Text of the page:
What is your story? Or in other words, what made you your awesome self you are today?
I created Take Our Daughters to Work Day, with the Ms. Foundation for Women in 1993, in which over 25 million people participated in the first two years. I then expanded my strategic communications consultancy to develop winning campaigns, strategies, and events for dozens of clients, including the YWCA, Amnesty International, Gay Men's Health Crisis, The Sierra Club, Calvert, The Sister Fund, and the NGO Forum on Women in Beijing '95.
In 2000, I launched Count Me In for Women's Economic Independence, the first online microlender in the world. This grew to encompass the Women Veterans Entrepreneur Corp and the Make Mine a Million $ Business program with founding sponsor American Express and champions including Hillary Clinton, Suze Orman, Nely Galan, Valerie Morris (CNN), and Janet Napolitano.
Recently, I've revived the "Count me in" campaign to help female entrepreneurs in the wake of COVID-19, by offering $250,000 in grants, including four $25,000 grants and 15 $10,000 grants.
What message do you promote?
There has never been a better time for women to lead in business and to support one another. Together as a community, we have survived and thrived through 9/11 and The Great Recession. As we face these new obstacles, I have no doubt we will continue to innovate and grow our businesses with the help of community support through programs like Count Me In Revival.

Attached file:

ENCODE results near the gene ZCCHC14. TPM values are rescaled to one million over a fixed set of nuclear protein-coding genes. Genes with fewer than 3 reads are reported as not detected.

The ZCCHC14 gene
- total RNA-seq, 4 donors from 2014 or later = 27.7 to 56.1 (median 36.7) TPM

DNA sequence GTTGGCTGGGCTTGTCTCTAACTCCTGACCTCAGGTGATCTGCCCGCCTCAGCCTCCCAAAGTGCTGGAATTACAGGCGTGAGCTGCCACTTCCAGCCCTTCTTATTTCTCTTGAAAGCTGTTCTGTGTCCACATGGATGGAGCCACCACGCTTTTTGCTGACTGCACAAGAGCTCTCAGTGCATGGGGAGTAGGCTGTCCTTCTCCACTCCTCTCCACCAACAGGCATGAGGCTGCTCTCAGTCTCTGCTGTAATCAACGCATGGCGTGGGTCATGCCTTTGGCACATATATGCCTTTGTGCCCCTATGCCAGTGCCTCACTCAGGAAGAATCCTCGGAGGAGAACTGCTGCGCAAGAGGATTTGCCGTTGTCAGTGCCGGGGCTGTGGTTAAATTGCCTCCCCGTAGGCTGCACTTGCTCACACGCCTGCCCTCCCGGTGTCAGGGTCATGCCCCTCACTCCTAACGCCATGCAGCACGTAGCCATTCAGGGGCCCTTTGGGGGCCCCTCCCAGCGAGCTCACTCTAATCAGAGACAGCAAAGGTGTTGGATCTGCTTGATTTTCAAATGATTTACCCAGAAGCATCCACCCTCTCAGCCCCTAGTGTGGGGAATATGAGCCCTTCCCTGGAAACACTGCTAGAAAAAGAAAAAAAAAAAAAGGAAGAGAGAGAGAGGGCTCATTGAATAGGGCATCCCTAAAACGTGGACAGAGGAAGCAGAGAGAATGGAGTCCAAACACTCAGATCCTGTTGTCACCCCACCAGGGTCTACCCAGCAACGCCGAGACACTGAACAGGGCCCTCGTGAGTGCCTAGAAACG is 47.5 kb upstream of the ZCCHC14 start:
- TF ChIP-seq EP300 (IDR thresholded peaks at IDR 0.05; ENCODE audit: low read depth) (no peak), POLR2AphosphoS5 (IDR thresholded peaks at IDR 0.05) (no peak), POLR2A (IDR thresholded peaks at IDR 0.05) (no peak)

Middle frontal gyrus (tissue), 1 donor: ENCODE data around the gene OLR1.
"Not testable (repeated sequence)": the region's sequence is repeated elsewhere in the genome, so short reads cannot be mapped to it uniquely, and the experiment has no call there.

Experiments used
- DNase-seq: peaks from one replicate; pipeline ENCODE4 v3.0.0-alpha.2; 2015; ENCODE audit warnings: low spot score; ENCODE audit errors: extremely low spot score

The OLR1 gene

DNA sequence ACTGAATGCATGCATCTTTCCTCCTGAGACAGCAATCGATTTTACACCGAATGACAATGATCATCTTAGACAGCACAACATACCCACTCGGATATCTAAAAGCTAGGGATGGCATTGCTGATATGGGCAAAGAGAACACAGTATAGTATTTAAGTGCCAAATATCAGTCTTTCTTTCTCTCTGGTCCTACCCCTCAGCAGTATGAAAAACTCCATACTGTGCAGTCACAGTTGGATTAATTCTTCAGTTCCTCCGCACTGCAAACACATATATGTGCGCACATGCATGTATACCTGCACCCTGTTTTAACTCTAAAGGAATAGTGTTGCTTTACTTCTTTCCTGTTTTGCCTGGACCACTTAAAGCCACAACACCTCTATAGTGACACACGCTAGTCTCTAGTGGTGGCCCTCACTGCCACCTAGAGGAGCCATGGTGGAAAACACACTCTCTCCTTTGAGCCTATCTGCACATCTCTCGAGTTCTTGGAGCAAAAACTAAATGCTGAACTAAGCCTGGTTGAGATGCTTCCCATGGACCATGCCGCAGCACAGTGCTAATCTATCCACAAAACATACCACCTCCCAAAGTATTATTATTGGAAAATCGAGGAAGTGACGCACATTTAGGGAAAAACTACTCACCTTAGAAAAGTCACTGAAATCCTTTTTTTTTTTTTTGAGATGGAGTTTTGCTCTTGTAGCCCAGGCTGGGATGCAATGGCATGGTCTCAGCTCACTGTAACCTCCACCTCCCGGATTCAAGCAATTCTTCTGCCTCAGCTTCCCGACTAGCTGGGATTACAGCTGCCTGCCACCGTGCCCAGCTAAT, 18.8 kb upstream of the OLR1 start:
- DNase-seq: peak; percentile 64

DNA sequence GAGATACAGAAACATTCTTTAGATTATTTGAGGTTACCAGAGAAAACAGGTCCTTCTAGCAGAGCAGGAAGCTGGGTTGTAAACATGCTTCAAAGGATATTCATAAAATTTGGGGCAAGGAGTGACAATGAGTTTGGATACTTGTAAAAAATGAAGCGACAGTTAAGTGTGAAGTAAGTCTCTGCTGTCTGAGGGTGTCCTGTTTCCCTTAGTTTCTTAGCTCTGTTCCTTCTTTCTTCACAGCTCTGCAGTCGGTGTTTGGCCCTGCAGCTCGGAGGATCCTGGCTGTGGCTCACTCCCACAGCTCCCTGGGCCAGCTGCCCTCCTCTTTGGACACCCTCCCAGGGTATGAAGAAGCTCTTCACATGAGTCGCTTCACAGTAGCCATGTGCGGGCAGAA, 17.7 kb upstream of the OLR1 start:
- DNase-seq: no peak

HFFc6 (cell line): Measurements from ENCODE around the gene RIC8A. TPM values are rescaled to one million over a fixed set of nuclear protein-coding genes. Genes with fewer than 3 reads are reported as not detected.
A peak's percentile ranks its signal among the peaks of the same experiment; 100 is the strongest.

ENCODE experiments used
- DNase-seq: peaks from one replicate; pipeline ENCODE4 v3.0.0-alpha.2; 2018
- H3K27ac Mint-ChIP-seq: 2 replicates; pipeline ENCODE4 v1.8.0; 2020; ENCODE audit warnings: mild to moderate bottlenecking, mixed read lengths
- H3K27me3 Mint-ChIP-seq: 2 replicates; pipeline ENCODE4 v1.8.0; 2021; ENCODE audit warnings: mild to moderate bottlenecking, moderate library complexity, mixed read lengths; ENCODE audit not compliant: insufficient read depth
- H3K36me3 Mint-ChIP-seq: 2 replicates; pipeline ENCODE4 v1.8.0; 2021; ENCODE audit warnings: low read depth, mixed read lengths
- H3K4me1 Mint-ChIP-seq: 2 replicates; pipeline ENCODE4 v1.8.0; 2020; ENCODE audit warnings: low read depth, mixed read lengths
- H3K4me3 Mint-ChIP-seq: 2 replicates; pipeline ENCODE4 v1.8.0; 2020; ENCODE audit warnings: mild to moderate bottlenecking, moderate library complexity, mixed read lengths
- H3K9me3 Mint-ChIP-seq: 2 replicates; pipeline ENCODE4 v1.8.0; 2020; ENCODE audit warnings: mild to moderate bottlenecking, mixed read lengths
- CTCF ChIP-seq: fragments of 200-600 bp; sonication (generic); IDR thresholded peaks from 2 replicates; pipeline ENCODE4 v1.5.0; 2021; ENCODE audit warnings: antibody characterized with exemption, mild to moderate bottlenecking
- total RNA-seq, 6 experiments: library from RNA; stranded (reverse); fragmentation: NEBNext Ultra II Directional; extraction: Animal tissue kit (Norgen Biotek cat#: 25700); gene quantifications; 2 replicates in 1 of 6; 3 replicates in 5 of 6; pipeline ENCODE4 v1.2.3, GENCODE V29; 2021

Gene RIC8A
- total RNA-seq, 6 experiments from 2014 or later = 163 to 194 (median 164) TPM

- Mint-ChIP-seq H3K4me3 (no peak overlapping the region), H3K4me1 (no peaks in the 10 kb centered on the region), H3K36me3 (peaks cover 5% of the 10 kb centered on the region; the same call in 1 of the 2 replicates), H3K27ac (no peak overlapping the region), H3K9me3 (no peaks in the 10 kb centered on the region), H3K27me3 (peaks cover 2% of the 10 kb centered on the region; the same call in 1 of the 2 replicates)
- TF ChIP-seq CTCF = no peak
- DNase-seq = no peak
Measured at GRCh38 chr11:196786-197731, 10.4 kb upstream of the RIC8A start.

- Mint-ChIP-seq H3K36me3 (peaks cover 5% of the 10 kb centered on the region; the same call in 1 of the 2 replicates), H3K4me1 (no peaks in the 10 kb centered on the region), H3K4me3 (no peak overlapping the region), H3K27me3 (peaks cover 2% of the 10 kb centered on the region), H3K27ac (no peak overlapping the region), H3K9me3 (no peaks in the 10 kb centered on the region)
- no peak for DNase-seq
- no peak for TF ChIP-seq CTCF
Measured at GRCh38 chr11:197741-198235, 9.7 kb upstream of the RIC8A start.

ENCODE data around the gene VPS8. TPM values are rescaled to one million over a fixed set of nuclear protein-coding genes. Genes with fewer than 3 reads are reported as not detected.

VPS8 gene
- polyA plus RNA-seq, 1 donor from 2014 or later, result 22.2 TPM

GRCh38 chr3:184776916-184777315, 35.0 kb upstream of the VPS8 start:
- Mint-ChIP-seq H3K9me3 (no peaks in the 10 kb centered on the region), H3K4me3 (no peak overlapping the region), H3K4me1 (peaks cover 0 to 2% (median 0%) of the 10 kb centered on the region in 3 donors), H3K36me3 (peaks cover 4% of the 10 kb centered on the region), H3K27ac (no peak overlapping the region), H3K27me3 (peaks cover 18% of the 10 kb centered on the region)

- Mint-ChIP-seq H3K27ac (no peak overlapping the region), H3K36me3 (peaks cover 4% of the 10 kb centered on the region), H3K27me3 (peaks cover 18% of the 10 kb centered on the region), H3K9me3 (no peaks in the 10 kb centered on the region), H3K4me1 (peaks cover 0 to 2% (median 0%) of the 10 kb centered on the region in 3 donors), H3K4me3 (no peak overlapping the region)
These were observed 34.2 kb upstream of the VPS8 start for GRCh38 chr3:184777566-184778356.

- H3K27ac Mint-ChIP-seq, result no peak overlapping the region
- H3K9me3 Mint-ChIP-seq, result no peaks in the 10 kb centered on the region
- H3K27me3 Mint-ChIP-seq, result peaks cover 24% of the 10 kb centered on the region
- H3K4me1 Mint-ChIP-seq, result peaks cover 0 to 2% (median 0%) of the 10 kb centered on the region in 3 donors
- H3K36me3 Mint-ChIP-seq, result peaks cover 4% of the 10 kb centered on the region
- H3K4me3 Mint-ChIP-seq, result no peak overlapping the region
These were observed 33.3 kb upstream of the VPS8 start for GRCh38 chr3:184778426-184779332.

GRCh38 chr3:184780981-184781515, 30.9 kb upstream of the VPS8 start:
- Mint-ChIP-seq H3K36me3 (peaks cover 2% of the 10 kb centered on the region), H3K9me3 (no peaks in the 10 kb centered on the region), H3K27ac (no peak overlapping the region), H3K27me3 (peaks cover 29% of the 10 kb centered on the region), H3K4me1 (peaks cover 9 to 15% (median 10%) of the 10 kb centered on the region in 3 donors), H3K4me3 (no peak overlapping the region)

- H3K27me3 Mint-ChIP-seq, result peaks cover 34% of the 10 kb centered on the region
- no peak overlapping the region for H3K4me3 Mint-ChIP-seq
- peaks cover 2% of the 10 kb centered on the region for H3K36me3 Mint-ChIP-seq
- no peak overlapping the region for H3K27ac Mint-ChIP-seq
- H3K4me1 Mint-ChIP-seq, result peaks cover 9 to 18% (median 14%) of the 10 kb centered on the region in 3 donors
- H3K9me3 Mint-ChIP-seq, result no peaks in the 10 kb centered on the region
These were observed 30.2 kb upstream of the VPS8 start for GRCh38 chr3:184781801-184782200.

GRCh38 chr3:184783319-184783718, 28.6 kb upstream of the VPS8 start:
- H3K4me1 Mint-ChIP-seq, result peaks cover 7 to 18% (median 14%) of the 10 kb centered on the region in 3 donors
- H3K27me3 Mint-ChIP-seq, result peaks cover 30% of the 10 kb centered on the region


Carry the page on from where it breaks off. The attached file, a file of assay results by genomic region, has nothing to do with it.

In what capacity do you LEAD UP in your community?
I founded the Count Me In organization after noticing a gap in the market -- a lack of support for women business owners who had already passed the startup phase. While there is certainly nothing wrong with staying small, I felt that more opportunities and resources could help those who wanted to get to the next level.
Today, "Count Me In" supports women in business in a huge array of industries, from language translation services to companies that provide medical testing to patients, providing financial assistance through contests and grant programs.
In business and/or in life, share a struggle you overcame that other women can relate to
I went to work for a personal data ownership company in 2014. I knew in the first three months that it wasn't right, but I didn't listen to my inner voice stayed for another 16 painful months, lost 1/2 of my retirement savings and my way. Soon after that, my 25-year marriage ended.
Since then, I have been on an amazing journey of rediscovery that lead me to OK Cupid, falling in love again, making art, including working on a book called "Reflowered: Confessions of a Traitorous Feminist" and to the launch of Count Me In Revival.
What is the most rewarding aspect of what you do?
Helping women businesses go from a small side hobby to a multi-million-dollar business. It is rewarding and invigorating to support female entrepreneurs in reaching their dreams and goals. Not only do they become successful, but they support their families, hire employees, and drive the economy.
How do you SHOW UP?
I think people recognize that at this moment we have to help each other. As businesswomen, we already knew that — it's why a lot of us started our businesses in the first place. But I think that the same creativity and sensibility that we have about our products and services have to be shared throughout the business world.
The way we want you to pay it back is to pay it forward. It's important for participants to support others in their community — either through their business initiatives, charitable donations, volunteering, or social justice work.
If you could give one piece of advice for women who are entering the workforce or launching their own business what would that be?
You have to work on your business, not for your business.
Contact Nell Merlino